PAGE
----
Transgender Me

16 Aug – 17 Sep 2012

This year, the Transgender Me exhibition, a follow-up to the last year’s event held in the Prague’s NoD gallery, deals with the term ‘transgender’ as an open category, comprising individuals who have undergone (or are going to undergo) a sex change surgery, as well as those who do not wish to have
a reassignment surgery, but who, for some reason, do not fully identify with their biological or social gender. In the above-defined context, the traditional bi-polar two-gender division becomes meaningless, which is also the case, for example, in some of the Indian cultures that used to distinguish between multiple gender roles.

The transgender category traditionally also includes for example cross-dressing, i.e. wearing clothing conventionally associated with the opposite sex. This leads to a remarkable paradox. While in the case of Marlene Dietrich or Coco Chanel, cross-dressing was generally socially accepted,
the cross-dressing tendencies of Edgar Hoover, the most powerful man in the FBI, remained strictly private and carefully hidden. This image of a mighty man in a women’s dress is often considered by a patriarchal society to be
a symbol of a loss of power.

The exhibition presents the works of artists living and creating in the Czech and Slovak Republic. As such, it uncovers various aspects of the transgender category and attempts to indicate its broadness and the context in which these individuals exist, as well as their feelings. Presumably the most recurrent theme running through the exhibition is self-reflection and coming to terms with one’s own gender identity (Jožo Rabara, Lukáš Houdek, Alena Foustková, Jana Polášková). Two paintings by Jan Gemrot present the motif of a suicide at the age when individuals are searching for their identity. In her analytical photographs, Jana Štěpánová deals with social aspects and the family. Other topics the exhibition comments on include the relation of gender programming and the body (Michelle Siml), or glamour, visuality and forms (Petr Motyčka, Nikola Tačevski, Veronika Nastoupilová, Jakub Gulyás and Lenka Sršňová). Political aspects are present in the video-installation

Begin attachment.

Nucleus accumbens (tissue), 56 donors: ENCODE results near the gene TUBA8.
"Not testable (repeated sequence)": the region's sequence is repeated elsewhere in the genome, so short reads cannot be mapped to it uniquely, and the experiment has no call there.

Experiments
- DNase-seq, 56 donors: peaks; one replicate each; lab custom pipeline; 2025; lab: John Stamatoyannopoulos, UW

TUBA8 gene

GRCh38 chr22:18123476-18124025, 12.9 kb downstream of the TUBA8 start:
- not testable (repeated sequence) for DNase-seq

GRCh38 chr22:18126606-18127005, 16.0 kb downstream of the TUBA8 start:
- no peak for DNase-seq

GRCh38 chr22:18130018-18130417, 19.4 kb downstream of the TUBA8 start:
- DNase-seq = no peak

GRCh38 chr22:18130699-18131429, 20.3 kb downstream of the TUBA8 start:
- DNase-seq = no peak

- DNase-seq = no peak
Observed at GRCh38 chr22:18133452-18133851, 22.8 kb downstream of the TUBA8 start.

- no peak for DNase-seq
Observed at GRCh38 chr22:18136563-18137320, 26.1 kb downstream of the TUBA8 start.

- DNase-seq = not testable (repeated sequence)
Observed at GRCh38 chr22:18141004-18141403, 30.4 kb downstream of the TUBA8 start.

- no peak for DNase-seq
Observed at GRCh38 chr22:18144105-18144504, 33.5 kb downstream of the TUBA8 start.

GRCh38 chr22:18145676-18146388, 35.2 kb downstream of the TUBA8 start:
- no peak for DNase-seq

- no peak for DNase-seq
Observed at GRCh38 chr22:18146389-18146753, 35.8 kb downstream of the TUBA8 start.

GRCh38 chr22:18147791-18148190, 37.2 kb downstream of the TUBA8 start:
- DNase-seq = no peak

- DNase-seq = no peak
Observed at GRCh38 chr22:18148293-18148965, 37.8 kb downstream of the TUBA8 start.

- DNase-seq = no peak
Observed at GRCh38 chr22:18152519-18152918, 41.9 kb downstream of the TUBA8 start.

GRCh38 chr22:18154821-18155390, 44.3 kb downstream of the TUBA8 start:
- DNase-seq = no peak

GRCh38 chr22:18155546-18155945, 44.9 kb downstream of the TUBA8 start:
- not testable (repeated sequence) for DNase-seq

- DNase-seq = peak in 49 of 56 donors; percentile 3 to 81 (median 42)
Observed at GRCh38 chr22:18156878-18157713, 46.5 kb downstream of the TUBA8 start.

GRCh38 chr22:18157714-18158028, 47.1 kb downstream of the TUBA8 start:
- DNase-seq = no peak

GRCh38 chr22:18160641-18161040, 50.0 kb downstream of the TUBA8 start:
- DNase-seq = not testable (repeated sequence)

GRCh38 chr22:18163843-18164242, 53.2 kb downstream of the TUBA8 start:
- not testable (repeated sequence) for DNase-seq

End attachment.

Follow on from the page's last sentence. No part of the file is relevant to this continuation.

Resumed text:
by Tamara Moyzes, and personal political attitudes are also a source of inspiration for ‘gender fuck’ works by the authors from the Kvér fanzine. Paintings by Blanka Jakubčíková and an installation by Lenka Klodová provide an original view of the gender fuck refusal of the bi-polar division.
In addition to clearly defined topics, the exhibition places a significant emphasis on an imaginative personal dimension of queer poetics
(Mark Ther, Darina Alster, Maroš Rovnák, Eva Pandulová, Jan Miko).

Except for 3 authors, the exhibition comprises finished works, as primarily those artists who have been focusing on this specific topic have been addressed. These are complemented with a selection of works of artists who joined our open call. Two artists who do not focus on the topic concerned in the long term have been included in the exhibition, but their selected works correspond with some of the aspects of the exhibition’s concept.

Exhibiting artists: Darina Alster and Tereza z Davle, Alena Foustková,
Jan Gemrot, Jakub Gulyás and Lenka Sršňová, Lukáš Houdek, Blanka Jakubčíková, Lenka Klodová, Jan Miko, Tamara Moyzes, Petr Motyčka,
Eva Pandulová, Jana Polášková, Jožo Rabara, Maroš Rovňak, Michelle Šiml,
Jana Štěpánová, Nikola Tačevski, Mark Ther and others.

Curators: Michelle Šiml and Lukáš Houdek

The exhibition is accompanied by various events.